October 14, 1:00 pm – 2:30 pm IST
Irish PEN/PEN na hÉireann is delighted to host this event in partnership with Smashing Times, International Centre for the Arts and Equality for the annual Dublin International Arts and Human Rights festival. The event is supported by Dublin UNESCO City of Literature, in association with Dublin City Council.
George Szirtes, award-winning Hungarian writer primarily in the field of poetry, translation and memoir, will be interviewed by Mary Moynihan, writer, director, theatre and filmmaker and Artistic Director of Smashing Times International Centre for the Arts and Equality. He will discuss migration, human rights and freedom of expression, and the role of poetry in these challenging times. He will also give a short reading from his work. Csilla Toldy, also Hungarian and also an award winning poet, novelist, translator and film-maker will join the discussion and read from her work.
Tickets are for free but booking is essential here.
George Szirtes was born in Hungary and emigrated to England with his parents — her mother a survivor of concentration and labor camps—after the 1956 Budapest uprising.
Szirtes studied painting at Harrow School of Art and Leeds College of Art and Design. At Leeds he studied with Martin Bell, who encouraged Szirtes as he began to develop his poetic themes: an engaging mix of British individualism and European fluency in myth, fairy tale, and legend. Szirtes’s attention to shape and sound, cultivated through his background in visual art and his bilingual upbringing, quickly led to his successful embrace of formal verse. In an essay in Poetry magazine defending form, Szirtes argues that “rhyme can be unexpected salvation, the paper nurse that somehow, against all the odds, helps us stick the world together while all the time drawing attention to its own fabricated nature.”
His first book, The Slant Door (1979), won the Faber Memorial Prize. Bridge Passages (1991) was shortlisted for the Whitbread Poetry Prize. Reel (2004) won the T.S. Eliot Prize, and his New and Collected Poems was published by Bloodaxe in 2008.
Szirtes did not return to Hungary until 1984, when he visited on the first of several Arts Council travelling scholarships. He has since translated, edited, and anthologized numerous collections of Hungarian poetry. For his translation work Szirtes has won several awards, including the Déry Prize for Imre Madach’s The Tragedy of Man (1989) and the European Poetry Translation Prize for Zsuzsa Rakovsky’s New Life (1994). His own work has been translated into numerous languages and widely anthologised, including in Penguin’s British Poetry Since 1945.
He is the author of Exercise of Power (2001), a critical study of the artist Ana Maria Pacheco. He co-edited, with Penelope Lively, New Writing 10 (2001). Szirtes has written extensively for radio and is the author of more than a dozen plays, musicals, opera libretti, and oratorios.
Szirtes lives in England with his wife, the painter Clarissa Upchurch, with whom he ran the Starwheel Press. They collaborated on Budapest: Image, Poem, Film (2006). He is a member of the Advisory Panel of the British Center for Literary Translation, and is on the Advisory Board of the Poetry Book Society. He has been a member of the Royal Society of Literature since 1982. www.georgeszirtes.blogspot.com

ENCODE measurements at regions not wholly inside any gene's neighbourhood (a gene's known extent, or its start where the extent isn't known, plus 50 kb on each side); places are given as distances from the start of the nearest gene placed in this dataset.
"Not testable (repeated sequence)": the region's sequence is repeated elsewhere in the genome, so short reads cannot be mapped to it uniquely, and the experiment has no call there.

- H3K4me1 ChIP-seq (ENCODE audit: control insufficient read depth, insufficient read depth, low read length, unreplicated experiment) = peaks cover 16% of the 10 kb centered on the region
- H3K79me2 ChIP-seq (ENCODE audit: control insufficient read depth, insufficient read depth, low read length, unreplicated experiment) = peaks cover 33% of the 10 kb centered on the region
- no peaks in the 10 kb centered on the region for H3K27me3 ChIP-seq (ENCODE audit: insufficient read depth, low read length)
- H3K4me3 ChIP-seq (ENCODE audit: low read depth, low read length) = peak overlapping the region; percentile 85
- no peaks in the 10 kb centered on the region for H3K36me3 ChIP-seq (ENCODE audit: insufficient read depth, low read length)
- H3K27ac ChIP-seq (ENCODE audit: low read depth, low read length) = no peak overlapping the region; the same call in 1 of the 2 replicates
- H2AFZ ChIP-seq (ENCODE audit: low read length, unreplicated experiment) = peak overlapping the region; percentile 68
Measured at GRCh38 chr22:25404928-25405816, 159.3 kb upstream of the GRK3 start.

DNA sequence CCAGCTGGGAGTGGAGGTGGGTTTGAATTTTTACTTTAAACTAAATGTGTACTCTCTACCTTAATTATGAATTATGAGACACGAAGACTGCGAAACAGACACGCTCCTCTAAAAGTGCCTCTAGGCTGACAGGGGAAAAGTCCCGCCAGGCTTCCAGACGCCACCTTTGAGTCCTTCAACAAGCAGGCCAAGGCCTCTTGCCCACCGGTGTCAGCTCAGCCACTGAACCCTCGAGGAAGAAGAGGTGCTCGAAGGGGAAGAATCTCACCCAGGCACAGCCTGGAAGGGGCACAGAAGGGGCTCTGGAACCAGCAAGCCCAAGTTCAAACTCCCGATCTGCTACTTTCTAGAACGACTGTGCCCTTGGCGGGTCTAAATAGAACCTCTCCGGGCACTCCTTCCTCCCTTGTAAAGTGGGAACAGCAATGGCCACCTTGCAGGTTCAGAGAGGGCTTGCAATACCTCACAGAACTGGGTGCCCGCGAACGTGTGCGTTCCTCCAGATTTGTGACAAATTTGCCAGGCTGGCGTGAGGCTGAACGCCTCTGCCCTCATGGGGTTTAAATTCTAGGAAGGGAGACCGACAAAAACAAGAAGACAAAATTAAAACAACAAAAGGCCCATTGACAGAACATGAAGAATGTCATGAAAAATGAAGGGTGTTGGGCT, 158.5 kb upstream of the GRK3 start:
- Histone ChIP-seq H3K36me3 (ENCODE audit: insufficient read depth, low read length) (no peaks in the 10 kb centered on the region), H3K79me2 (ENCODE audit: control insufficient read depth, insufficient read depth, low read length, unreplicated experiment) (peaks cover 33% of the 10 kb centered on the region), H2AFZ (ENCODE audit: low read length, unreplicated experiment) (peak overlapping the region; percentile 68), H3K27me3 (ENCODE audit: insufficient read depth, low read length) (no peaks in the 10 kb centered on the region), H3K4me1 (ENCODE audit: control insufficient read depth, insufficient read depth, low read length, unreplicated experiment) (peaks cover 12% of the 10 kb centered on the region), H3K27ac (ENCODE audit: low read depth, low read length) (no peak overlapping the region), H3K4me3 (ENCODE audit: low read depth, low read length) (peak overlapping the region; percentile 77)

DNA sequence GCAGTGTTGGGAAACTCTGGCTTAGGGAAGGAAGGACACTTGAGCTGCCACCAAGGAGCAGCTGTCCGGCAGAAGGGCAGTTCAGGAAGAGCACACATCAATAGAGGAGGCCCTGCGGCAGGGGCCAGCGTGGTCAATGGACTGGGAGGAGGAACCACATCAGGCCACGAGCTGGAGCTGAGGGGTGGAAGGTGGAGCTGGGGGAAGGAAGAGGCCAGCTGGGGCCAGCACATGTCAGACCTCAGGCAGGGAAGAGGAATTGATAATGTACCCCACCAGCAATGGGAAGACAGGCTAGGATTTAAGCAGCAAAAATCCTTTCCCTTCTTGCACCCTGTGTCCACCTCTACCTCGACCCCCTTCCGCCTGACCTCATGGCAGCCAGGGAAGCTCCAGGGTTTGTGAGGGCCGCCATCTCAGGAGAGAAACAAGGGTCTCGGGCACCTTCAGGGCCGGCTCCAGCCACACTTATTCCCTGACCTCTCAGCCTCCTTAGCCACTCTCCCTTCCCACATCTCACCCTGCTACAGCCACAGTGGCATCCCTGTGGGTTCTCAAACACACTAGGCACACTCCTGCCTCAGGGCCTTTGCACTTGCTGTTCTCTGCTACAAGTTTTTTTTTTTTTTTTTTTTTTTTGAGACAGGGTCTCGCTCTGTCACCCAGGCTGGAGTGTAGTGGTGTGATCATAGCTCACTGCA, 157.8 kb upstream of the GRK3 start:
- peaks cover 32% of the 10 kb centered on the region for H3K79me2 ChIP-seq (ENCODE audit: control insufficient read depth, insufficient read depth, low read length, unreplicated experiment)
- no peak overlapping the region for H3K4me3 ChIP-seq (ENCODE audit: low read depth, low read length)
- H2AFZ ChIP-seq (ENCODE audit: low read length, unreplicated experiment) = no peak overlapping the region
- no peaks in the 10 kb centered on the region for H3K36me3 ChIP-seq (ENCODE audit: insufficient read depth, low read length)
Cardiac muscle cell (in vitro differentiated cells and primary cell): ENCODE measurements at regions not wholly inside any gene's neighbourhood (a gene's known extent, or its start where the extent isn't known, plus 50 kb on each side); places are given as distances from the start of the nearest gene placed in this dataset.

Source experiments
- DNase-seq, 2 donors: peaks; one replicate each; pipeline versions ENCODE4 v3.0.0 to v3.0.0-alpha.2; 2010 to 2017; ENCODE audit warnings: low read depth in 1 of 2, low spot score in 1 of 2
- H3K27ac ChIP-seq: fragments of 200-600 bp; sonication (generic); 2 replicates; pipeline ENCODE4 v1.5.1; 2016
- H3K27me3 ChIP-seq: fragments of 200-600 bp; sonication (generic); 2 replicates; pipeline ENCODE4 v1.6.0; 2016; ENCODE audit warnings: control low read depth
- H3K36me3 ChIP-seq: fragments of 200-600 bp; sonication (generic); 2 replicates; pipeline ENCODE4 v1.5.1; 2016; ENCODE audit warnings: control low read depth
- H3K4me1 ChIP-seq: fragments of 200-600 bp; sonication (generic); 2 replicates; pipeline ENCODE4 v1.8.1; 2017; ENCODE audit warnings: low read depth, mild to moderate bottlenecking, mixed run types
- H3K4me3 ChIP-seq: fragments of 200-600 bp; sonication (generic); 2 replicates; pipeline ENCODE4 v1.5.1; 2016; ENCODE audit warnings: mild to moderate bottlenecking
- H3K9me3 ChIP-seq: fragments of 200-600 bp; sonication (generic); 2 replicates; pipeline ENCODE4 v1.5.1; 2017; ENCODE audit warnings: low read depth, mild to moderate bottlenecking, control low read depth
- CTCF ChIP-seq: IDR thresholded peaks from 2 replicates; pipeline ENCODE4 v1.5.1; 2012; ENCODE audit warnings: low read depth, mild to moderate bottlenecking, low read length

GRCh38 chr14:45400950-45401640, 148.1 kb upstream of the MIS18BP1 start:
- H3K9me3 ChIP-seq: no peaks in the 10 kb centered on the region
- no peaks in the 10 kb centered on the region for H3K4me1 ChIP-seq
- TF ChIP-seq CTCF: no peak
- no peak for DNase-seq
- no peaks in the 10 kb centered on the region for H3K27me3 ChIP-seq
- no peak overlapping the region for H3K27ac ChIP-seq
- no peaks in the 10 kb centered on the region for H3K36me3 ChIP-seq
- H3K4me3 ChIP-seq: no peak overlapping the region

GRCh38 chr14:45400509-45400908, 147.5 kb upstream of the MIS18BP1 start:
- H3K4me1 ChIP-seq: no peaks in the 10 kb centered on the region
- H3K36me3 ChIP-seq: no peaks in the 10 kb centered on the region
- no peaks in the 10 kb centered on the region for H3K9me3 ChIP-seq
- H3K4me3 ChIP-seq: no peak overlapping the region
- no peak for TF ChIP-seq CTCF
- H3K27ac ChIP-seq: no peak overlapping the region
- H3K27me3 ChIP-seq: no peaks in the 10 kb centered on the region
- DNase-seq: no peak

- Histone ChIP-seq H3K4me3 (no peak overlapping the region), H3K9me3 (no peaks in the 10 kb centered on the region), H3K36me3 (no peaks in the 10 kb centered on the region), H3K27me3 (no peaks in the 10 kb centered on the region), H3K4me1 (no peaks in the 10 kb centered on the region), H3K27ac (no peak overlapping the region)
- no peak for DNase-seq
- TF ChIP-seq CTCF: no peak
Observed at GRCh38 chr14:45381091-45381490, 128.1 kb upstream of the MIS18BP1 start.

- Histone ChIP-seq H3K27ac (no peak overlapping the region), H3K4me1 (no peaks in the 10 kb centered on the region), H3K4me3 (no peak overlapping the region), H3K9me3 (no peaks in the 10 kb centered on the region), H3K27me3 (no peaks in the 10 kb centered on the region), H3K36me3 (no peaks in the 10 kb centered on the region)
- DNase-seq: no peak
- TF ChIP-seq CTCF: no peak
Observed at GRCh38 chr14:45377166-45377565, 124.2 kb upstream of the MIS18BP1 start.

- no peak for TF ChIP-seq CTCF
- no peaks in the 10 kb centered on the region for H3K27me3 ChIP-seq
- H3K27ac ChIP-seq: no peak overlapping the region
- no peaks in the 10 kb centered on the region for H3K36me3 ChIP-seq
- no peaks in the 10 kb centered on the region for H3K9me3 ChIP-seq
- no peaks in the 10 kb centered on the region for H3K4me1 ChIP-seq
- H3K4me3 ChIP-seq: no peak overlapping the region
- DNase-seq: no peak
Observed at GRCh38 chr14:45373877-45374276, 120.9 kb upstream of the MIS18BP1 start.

Csilla Toldy is a writer and translator from Hungary, living in Rostrevor, Co Down. Her publications include various literary magazines in the UK and Ireland, as well as three poetry pamphlets: Red Roots – Orange Sky (2013), The Emigrant Woman’s Tale (2015) and Vertical Montage (2018, Lapwing), and the short story collection, Angel Fur and other stories (Stupor Mundi, 2019). Her novel Bed Table Door, long listed for the Bath Novel award, and winner of the Desmond Elliot Residency explores the idea of political and personal freedom against the backdrop of the Cold War and Thatcher’s England. (Wrecking Ball Press, 2023). Csilla creates film poems as a visual artist. Her award-winning work has been screened at international festivals. In 2020 she was commissioned by the Executive Office of Northern Ireland to create a public artwork, a film poem for Holocaust Memorial Day. Csilla is a Creative Writing tutor with the Open University and a mentor with the Irish Writer’s Centre.
Her film scripts won the Katapult Prize and the Special Prize of the Motion Pictures Association of America as the Hungarian entry to the Hartley-Merrill Prize and they were placed as Drama (Foreign Film) Genre Finalist in the APMFF Screenplay Competition 2015 in New Jersey. The Bloom Mystery her documentary based on Joyce’s Ulysses was screened internationally. Her narrative non-fiction was short listed for the Kingston University Biography Prize and the Fish Memoir Prize. Csilla’s first novel, Bed Table Door was long listed for the Bath Novel Award and is recently with The Wrecking Ball Press.
In 2023 she was the recipient of the Desmond Elliot Residency awarded by the National Centre for Writing.
Mary Moynihan, Writer, Director, Theatre and Film-Maker and Artistic Director, Smashing Times International Centre for the Arts and Equality
Mary Moynihan, (she/her), MA, is an award-winning writer, director, theatre and film-maker, an interdisciplinary artist and one of Ireland’s most innovative arts and human rights artists creating work to promote the arts, human rights, climate justice, gender equality, diversity and peace.